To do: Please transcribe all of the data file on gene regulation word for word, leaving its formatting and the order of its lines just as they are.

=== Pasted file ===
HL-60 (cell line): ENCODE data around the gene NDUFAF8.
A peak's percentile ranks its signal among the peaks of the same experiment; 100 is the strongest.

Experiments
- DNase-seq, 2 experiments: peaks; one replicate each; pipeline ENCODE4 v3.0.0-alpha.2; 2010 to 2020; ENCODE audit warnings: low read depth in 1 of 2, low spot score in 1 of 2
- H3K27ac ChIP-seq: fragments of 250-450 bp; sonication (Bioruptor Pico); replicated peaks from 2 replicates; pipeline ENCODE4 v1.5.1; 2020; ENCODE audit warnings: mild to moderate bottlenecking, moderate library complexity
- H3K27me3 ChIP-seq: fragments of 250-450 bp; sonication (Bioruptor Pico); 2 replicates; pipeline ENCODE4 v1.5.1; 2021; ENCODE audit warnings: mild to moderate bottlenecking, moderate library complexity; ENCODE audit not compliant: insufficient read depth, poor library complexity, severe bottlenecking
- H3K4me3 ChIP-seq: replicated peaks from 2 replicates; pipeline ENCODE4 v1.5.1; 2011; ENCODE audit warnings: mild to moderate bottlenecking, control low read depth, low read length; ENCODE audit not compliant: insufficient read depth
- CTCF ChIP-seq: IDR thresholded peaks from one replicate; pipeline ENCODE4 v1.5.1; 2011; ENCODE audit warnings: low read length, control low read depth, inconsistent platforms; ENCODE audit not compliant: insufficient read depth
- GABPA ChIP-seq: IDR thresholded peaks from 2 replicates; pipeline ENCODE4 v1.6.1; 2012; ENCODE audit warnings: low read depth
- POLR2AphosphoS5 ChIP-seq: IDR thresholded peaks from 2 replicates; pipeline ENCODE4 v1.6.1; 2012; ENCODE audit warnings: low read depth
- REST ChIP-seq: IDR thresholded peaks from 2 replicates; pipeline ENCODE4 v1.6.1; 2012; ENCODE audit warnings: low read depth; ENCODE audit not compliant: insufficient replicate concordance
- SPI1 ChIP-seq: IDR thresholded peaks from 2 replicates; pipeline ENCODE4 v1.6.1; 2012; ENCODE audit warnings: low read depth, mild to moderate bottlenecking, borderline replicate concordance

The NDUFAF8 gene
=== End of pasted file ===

HL-60 (cell line): ENCODE data around the gene NDUFAF8.
A peak's percentile ranks its signal among the peaks of the same experiment; 100 is the strongest.

Experiments
- DNase-seq, 2 experiments: peaks; one replicate each; pipeline ENCODE4 v3.0.0-alpha.2; 2010 to 2020; ENCODE audit warnings: low read depth in 1 of 2, low spot score in 1 of 2
- H3K27ac ChIP-seq: fragments of 250-450 bp; sonication (Bioruptor Pico); replicated peaks from 2 replicates; pipeline ENCODE4 v1.5.1; 2020; ENCODE audit warnings: mild to moderate bottlenecking, moderate library complexity
- H3K27me3 ChIP-seq: fragments of 250-450 bp; sonication (Bioruptor Pico); 2 replicates; pipeline ENCODE4 v1.5.1; 2021; ENCODE audit warnings: mild to moderate bottlenecking, moderate library complexity; ENCODE audit not compliant: insufficient read depth, poor library complexity, severe bottlenecking
- H3K4me3 ChIP-seq: replicated peaks from 2 replicates; pipeline ENCODE4 v1.5.1; 2011; ENCODE audit warnings: mild to moderate bottlenecking, control low read depth, low read length; ENCODE audit not compliant: insufficient read depth
- CTCF ChIP-seq: IDR thresholded peaks from one replicate; pipeline ENCODE4 v1.5.1; 2011; ENCODE audit warnings: low read length, control low read depth, inconsistent platforms; ENCODE audit not compliant: insufficient read depth
- GABPA ChIP-seq: IDR thresholded peaks from 2 replicates; pipeline ENCODE4 v1.6.1; 2012; ENCODE audit warnings: low read depth
- POLR2AphosphoS5 ChIP-seq: IDR thresholded peaks from 2 replicates; pipeline ENCODE4 v1.6.1; 2012; ENCODE audit warnings: low read depth
- REST ChIP-seq: IDR thresholded peaks from 2 replicates; pipeline ENCODE4 v1.6.1; 2012; ENCODE audit warnings: low read depth; ENCODE audit not compliant: insufficient replicate concordance
- SPI1 ChIP-seq: IDR thresholded peaks from 2 replicates; pipeline ENCODE4 v1.6.1; 2012; ENCODE audit warnings: low read depth, mild to moderate bottlenecking, borderline replicate concordance

The NDUFAF8 gene